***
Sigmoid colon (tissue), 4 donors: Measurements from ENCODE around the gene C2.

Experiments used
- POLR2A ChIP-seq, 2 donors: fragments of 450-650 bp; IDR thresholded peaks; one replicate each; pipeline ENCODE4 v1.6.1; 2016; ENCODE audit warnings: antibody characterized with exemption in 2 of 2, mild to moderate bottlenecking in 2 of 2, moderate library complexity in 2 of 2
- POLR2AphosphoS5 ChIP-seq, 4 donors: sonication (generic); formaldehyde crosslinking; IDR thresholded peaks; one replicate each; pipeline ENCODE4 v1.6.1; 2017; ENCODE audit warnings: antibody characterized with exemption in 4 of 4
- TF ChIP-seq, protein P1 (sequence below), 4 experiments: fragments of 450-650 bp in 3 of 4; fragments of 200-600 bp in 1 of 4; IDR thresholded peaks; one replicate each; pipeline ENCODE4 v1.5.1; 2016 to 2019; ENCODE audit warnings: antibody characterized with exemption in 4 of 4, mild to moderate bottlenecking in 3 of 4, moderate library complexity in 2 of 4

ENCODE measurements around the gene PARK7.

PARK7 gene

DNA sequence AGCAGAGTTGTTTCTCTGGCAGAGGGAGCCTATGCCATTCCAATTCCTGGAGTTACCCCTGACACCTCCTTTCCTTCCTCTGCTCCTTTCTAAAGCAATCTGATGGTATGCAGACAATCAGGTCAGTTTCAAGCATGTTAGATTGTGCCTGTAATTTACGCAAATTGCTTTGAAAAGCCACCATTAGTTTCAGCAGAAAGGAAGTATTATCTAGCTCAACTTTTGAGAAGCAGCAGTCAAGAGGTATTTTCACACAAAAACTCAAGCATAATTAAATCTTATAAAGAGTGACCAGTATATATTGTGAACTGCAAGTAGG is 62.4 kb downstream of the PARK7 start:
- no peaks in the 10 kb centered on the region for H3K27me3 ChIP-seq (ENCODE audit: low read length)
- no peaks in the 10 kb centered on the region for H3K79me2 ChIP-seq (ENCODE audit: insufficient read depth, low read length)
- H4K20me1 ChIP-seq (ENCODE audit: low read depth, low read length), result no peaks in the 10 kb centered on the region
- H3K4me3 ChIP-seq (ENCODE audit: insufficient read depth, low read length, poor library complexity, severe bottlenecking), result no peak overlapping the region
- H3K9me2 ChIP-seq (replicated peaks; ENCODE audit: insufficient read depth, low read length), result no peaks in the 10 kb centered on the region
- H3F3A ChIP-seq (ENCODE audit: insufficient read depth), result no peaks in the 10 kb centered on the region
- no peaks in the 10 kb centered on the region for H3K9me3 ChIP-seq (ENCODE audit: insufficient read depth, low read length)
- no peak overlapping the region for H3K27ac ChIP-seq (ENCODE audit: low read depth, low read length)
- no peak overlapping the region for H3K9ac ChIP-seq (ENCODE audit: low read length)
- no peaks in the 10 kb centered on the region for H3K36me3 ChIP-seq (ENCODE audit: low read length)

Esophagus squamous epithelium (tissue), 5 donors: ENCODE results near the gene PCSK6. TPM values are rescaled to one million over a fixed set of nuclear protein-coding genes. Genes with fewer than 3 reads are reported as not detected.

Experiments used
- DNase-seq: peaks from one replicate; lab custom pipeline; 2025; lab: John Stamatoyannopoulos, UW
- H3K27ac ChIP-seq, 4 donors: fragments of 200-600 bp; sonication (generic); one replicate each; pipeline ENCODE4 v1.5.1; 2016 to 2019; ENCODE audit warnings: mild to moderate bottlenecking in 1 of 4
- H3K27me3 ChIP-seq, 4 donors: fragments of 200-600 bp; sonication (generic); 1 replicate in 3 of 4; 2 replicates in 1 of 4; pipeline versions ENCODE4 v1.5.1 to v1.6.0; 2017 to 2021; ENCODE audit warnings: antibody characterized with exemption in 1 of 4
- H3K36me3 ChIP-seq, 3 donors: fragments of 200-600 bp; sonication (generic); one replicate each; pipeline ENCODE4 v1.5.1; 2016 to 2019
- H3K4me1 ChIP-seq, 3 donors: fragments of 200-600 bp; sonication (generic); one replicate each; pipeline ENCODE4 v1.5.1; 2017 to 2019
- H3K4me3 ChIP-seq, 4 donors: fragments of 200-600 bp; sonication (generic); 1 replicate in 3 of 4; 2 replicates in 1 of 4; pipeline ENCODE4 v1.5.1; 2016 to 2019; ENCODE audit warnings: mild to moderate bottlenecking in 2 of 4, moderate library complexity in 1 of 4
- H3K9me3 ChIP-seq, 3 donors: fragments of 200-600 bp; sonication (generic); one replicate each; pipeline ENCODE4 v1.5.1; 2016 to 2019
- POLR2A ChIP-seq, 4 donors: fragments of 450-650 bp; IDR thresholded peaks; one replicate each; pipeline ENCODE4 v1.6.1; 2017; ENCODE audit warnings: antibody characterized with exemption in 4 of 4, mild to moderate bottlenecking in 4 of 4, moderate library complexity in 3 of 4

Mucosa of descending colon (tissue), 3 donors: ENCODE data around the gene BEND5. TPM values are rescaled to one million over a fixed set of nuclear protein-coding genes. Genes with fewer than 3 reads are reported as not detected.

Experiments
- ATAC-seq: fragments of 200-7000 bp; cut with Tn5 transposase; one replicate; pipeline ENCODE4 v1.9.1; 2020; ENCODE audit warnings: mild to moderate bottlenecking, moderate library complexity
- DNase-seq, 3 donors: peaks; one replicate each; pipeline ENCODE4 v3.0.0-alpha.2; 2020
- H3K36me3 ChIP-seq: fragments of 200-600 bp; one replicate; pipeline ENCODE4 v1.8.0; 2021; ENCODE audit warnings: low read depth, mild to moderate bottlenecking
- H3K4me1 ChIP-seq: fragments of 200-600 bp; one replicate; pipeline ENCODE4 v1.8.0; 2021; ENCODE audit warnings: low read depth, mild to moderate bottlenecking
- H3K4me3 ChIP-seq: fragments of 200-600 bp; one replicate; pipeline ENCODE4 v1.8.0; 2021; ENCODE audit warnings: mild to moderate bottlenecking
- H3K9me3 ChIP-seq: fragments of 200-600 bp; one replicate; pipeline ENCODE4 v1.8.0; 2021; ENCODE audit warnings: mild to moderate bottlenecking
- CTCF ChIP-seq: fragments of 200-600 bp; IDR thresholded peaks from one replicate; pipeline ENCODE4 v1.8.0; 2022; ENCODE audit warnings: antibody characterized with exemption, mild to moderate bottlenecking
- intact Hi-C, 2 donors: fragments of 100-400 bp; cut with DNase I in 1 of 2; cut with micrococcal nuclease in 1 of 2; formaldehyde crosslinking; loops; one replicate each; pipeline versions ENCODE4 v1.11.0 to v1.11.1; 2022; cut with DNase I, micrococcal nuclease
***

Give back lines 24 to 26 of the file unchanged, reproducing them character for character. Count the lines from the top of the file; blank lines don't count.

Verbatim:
- H3K36me3 ChIP-seq, 3 donors: fragments of 200-600 bp; sonication (generic); one replicate each; pipeline ENCODE4 v1.5.1; 2016 to 2019
- H3K4me1 ChIP-seq, 3 donors: fragments of 200-600 bp; sonication (generic); one replicate each; pipeline ENCODE4 v1.5.1; 2017 to 2019
- H3K4me3 ChIP-seq, 4 donors: fragments of 200-600 bp; sonication (generic); 1 replicate in 3 of 4; 2 replicates in 1 of 4; pipeline ENCODE4 v1.5.1; 2016 to 2019; ENCODE audit warnings: mild to moderate bottlenecking in 2 of 4, moderate library complexity in 1 of 4